- For Teachers
I agree- American speaker
I agree- British speaker
I agree- Canadian speaker
I agree- non-native speaker
I disagree- American speaker
I disagree- British speaker
I disagree- Canadian speaker
I disagree- non-native speaker
I agree- other
I disagree- other
I should think any person using shall today to be putting on pretentions.
I am an 'other' in that I speak Australian and I have not heard 'shall' uttered since I was a child at a Roman Catholic School.
I think "Shall" might be used in the poetic way. I might be worng. I think about a bible quotation:"Ask and you shall recieve".
Compared with shall..i prefer to use will instead...
Shall she go with us..?
Will she go with us...?
Both are ok..right?
This what i think, "shall" is used in the 18th centuray. Manily the Birtish. As the year passes our life style changes. The "shall" is used in the movie, when the actor is in the romanctic situation.
The traditional rule, often stated in grammars and usage books, is that to express a simple future tense shall is used after I and we (I shall leave promptly at noon) and will in other cases, i.e., the second and third persons (Will you leave at noon?They will leave at noon). To express intention, command, or wish their roles are reversed: I will do this right or die trying.Passengers shall present two photo IDs prior to ticketing. It is unlikely that this rule has ever been regularly observed, however, and many examples in the printed works of the best writers contradict it. Though will and, occasionally, shall are used as auxiliary verbs referring to a future action or state, other ways of expressing this are often preferred as more natural, for example, am going to. When shall and will are used in conversation, they are normally contracted to 'll, so that the difference between the two words becomes irrelevant. In all parts of the English-speaking world other than England, shall has been more or less replaced by will. It survives mostly in usages such as Shall we go? and the contracted negative form shan't, but this is rarely if ever used in modern-day U.S. English. In U.S. English, shall is still sometimes used in official and quasi-legal contexts such as These precincts shall recount the votes as per the state election regulations (a command), but this sounds old-fashioned. Shall is also a part of well-established expressions in U.S. English such as We shall overcome.Microsoft® Encarta® 2006. © 1993-2005 Microsoft Corporation. All rights reserved.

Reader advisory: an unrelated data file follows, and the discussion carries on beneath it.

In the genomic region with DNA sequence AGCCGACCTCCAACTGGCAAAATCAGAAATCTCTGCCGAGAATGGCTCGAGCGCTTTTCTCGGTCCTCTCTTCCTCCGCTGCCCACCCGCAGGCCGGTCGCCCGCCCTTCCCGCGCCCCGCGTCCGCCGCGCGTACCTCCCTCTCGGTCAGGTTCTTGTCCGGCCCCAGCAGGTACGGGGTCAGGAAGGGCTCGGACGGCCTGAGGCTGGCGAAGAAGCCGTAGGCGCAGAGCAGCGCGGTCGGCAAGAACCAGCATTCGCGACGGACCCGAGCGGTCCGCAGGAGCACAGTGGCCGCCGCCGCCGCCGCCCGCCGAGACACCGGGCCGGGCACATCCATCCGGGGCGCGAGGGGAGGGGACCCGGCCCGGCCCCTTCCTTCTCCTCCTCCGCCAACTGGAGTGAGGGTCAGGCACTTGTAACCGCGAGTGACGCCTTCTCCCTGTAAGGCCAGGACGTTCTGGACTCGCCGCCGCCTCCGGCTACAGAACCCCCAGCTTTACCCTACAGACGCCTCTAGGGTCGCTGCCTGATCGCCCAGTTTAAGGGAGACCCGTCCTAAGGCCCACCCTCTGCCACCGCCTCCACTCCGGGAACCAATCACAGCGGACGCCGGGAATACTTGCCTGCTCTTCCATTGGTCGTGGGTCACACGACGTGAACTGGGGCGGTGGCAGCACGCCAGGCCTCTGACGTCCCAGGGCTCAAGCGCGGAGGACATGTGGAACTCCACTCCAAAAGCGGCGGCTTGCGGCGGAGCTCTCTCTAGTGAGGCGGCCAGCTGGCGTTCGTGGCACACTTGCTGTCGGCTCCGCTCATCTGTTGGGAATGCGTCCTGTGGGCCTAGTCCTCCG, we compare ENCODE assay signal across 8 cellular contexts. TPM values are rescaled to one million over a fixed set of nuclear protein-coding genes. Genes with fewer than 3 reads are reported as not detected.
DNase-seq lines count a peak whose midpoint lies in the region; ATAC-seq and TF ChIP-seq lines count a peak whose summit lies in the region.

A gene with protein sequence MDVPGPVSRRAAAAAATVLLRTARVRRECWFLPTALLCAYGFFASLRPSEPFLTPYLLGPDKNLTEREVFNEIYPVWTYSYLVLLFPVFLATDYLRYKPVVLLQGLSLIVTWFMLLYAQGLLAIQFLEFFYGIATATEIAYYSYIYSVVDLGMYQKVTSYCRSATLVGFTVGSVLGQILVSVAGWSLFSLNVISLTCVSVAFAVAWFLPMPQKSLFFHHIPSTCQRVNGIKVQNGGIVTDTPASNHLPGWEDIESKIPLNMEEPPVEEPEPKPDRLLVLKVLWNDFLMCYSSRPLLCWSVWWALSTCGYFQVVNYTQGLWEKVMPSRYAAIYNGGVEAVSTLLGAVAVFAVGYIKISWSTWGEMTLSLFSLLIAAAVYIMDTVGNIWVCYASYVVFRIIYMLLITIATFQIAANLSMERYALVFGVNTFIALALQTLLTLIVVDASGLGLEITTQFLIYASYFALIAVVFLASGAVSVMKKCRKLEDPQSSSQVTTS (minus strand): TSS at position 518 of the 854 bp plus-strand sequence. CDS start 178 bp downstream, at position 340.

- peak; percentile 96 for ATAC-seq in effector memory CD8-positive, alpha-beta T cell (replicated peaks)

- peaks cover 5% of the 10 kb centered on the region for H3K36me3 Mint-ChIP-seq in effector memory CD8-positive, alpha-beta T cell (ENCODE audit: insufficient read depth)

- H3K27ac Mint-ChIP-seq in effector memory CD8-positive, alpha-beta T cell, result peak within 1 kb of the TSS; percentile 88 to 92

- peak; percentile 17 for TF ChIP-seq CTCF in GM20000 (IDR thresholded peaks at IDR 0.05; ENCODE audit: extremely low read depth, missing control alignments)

Sorry, I didn't pay attention to 'mainly', that's why I went for 'agree-others'. Nowadays, as far as I know. it is used in suggestions and in legal documents. I think it is also used in technical instructions but I'm not sure about this bit.